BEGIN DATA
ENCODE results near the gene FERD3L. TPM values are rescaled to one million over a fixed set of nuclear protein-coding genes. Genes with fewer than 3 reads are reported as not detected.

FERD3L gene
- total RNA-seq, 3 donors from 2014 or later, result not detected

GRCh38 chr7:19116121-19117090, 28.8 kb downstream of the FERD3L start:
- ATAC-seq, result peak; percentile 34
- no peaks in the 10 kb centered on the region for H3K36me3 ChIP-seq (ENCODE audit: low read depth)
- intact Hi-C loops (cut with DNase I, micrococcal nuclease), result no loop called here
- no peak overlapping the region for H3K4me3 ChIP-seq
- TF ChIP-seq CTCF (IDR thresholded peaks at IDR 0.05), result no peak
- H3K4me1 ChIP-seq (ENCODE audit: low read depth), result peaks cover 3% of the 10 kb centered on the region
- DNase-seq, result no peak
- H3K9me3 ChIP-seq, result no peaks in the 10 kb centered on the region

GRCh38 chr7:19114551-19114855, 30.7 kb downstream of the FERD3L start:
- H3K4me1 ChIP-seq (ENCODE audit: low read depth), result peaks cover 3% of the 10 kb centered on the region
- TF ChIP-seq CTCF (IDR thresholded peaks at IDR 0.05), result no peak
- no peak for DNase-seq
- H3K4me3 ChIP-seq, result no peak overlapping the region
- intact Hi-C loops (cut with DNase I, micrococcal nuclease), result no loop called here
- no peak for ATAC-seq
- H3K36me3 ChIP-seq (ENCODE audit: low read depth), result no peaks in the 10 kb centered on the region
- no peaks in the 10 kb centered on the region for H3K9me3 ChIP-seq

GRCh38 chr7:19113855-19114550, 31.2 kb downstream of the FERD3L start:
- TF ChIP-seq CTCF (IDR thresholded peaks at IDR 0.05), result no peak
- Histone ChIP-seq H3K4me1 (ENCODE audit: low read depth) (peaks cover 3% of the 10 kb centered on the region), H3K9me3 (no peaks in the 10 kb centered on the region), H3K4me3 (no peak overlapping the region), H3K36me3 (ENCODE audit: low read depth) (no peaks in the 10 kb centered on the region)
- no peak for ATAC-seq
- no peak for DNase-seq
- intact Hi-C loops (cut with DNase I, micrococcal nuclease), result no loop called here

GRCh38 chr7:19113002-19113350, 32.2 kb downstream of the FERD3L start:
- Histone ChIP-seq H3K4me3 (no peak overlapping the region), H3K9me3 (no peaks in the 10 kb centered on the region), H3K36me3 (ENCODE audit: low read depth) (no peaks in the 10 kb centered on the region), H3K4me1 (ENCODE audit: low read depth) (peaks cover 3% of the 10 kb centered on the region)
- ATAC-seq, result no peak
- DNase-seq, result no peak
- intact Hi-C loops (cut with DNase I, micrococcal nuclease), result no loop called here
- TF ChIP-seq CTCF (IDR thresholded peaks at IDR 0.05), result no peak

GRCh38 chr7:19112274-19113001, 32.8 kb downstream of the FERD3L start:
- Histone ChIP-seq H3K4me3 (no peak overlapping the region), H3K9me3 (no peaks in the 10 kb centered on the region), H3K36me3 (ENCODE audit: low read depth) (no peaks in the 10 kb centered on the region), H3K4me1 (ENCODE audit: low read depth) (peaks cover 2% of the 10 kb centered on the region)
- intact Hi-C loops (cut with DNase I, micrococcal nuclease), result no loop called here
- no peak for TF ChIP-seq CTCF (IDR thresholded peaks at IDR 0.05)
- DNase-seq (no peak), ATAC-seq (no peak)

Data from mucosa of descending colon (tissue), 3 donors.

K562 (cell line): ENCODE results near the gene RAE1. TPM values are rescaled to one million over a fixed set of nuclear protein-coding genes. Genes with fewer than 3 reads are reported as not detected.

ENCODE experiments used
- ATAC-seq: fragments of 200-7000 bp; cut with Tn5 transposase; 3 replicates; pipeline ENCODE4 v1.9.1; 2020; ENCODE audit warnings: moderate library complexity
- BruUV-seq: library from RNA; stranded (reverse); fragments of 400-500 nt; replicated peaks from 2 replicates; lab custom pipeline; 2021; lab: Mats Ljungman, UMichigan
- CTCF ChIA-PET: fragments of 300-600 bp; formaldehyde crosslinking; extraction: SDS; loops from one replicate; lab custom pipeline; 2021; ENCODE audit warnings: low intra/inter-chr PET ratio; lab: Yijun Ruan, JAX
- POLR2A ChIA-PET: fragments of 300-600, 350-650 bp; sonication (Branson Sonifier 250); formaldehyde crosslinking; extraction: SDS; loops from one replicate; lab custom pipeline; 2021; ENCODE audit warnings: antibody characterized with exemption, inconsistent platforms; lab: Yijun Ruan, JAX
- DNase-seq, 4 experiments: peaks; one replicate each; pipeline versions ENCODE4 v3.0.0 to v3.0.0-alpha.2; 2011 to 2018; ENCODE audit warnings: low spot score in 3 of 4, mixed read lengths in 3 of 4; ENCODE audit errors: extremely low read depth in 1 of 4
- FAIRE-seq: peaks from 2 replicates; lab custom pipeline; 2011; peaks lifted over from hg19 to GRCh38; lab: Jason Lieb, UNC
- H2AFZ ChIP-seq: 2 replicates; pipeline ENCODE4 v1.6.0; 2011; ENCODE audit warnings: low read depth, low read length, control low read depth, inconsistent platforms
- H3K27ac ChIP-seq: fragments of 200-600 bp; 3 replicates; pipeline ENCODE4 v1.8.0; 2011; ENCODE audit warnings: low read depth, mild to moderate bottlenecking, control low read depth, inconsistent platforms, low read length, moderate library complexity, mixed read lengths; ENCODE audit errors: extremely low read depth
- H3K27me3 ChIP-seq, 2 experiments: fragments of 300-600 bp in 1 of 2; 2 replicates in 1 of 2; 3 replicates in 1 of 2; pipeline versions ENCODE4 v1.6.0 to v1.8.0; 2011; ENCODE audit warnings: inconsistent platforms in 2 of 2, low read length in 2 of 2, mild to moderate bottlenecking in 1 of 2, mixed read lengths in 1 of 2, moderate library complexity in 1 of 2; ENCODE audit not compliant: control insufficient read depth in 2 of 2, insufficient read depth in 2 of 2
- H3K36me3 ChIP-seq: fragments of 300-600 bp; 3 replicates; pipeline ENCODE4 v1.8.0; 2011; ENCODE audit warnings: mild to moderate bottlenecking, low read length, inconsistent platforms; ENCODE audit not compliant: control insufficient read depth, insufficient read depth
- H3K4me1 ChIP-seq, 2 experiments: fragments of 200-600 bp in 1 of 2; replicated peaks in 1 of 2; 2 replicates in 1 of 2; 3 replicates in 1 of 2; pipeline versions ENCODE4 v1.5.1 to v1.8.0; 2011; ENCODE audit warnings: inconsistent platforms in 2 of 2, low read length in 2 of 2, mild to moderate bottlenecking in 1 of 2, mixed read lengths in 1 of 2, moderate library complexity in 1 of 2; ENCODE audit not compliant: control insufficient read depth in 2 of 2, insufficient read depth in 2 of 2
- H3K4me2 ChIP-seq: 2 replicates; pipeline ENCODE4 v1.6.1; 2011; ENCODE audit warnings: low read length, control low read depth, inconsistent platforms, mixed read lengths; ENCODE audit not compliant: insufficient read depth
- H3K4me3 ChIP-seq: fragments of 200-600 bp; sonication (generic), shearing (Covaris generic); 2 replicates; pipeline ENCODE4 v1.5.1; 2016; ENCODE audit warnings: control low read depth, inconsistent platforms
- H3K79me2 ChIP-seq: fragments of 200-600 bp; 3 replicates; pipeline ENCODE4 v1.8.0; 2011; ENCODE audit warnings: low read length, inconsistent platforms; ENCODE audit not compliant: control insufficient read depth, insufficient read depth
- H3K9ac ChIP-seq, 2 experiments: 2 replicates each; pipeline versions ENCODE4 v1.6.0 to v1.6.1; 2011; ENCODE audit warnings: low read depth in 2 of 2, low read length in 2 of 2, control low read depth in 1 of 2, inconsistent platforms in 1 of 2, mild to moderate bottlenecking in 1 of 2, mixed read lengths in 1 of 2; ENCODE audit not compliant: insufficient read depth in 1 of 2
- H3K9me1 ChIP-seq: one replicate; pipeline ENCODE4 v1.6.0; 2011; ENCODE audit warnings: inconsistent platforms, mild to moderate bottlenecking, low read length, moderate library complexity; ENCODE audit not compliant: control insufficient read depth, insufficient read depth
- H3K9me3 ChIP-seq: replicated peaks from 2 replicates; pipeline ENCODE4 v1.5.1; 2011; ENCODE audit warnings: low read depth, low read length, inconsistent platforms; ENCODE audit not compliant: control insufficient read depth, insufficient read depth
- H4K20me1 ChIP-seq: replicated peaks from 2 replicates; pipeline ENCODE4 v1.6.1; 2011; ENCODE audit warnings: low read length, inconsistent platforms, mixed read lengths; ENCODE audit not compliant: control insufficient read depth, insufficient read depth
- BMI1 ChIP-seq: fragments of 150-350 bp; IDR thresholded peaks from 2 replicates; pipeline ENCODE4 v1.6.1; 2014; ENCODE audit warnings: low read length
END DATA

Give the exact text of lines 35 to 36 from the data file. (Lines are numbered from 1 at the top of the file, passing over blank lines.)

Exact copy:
- Histone ChIP-seq H3K4me3 (no peak overlapping the region), H3K9me3 (no peaks in the 10 kb centered on the region), H3K36me3 (ENCODE audit: low read depth) (no peaks in the 10 kb centered on the region), H3K4me1 (ENCODE audit: low read depth) (peaks cover 2% of the 10 kb centered on the region)
- intact Hi-C loops (cut with DNase I, micrococcal nuclease), result no loop called here